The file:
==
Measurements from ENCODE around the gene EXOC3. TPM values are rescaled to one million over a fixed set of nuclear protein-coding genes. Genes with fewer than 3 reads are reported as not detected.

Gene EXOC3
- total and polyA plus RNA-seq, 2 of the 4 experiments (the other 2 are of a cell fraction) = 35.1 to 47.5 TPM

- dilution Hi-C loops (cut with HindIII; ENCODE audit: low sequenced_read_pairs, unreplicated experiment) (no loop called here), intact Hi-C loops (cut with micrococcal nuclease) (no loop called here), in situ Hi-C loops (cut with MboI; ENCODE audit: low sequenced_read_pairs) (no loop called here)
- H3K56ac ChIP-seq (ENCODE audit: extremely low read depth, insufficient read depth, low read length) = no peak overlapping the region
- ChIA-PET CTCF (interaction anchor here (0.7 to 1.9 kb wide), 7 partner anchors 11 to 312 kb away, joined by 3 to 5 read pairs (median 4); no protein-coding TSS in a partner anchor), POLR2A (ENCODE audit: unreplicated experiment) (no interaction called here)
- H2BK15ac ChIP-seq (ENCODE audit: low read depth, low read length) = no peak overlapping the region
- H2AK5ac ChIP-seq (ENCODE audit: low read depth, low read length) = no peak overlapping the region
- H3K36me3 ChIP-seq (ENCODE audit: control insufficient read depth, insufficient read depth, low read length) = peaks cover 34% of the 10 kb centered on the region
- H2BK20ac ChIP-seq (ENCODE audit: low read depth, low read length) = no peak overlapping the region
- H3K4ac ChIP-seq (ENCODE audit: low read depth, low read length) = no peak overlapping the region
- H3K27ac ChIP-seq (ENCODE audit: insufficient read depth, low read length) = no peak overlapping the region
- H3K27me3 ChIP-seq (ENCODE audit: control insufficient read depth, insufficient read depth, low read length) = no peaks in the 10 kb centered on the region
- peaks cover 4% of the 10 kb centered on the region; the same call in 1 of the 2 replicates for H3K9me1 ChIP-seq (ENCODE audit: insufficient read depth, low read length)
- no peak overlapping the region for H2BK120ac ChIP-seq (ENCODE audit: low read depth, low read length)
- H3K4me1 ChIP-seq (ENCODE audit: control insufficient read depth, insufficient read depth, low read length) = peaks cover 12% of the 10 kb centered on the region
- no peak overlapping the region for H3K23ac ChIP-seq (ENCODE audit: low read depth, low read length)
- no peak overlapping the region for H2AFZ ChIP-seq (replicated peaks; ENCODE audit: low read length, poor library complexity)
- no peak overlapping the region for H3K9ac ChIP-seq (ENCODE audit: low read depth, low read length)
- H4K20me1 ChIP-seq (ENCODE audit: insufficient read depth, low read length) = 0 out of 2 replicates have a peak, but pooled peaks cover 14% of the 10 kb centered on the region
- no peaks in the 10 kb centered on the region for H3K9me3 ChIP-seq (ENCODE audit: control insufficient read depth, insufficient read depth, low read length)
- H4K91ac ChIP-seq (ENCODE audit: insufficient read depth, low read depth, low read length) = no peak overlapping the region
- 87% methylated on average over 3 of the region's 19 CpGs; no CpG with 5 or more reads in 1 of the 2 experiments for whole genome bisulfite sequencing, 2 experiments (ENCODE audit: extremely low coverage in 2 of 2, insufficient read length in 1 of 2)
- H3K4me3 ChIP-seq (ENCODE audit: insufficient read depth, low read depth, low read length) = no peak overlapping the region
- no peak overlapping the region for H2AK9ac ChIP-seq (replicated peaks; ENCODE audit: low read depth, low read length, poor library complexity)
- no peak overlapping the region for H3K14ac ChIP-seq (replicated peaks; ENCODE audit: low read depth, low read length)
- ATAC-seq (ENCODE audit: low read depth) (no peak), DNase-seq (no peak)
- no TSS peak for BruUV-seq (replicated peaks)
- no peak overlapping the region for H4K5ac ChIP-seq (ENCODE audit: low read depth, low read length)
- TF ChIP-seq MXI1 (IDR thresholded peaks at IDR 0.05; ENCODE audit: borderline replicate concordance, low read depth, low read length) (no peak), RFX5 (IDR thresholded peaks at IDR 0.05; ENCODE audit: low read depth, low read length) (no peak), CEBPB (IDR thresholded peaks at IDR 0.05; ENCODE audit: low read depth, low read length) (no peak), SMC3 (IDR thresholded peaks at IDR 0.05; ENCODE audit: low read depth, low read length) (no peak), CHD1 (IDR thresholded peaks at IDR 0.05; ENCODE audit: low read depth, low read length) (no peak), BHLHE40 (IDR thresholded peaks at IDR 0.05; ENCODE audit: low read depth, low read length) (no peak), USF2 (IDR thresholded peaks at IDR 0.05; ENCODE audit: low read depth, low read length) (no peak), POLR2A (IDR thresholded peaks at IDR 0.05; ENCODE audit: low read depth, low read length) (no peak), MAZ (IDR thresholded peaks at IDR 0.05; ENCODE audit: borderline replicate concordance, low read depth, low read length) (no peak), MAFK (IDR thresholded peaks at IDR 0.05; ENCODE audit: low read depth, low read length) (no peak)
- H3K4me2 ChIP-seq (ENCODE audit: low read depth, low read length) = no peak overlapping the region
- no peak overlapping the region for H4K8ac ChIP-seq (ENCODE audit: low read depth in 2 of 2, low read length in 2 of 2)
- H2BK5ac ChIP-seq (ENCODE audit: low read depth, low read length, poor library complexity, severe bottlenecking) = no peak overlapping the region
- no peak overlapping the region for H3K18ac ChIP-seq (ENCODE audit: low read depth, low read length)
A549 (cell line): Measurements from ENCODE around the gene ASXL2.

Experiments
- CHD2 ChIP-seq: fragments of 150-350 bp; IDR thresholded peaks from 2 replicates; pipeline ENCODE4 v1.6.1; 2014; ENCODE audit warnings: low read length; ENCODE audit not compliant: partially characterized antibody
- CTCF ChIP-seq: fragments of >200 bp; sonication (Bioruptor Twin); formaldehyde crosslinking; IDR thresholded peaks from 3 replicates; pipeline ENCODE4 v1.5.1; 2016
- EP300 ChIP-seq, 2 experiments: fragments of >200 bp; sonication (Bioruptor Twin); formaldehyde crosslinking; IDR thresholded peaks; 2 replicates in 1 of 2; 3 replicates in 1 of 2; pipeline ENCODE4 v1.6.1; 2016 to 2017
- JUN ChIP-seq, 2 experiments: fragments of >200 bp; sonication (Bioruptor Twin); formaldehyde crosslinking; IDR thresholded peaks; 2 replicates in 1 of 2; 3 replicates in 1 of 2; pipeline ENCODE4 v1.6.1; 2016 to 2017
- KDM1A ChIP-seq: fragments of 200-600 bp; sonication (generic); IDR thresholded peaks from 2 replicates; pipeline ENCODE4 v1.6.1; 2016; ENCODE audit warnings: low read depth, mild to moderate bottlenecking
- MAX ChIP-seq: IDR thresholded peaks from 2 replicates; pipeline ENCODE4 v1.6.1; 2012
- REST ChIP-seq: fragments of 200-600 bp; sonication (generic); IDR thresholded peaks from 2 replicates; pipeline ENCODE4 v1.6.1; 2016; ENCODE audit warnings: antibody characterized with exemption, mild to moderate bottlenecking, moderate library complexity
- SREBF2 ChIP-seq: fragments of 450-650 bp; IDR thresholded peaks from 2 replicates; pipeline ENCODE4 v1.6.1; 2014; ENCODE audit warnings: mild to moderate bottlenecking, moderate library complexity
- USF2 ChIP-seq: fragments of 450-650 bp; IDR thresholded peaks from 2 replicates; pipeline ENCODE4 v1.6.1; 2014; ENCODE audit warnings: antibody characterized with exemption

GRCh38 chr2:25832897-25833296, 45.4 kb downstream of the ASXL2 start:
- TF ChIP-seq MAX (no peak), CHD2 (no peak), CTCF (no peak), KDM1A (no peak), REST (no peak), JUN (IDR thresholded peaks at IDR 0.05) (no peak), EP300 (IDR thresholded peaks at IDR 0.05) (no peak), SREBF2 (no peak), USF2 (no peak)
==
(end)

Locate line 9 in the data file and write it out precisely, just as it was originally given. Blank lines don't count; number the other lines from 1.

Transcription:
- H3K36me3 ChIP-seq (ENCODE audit: control insufficient read depth, insufficient read depth, low read length) = peaks cover 34% of the 10 kb centered on the region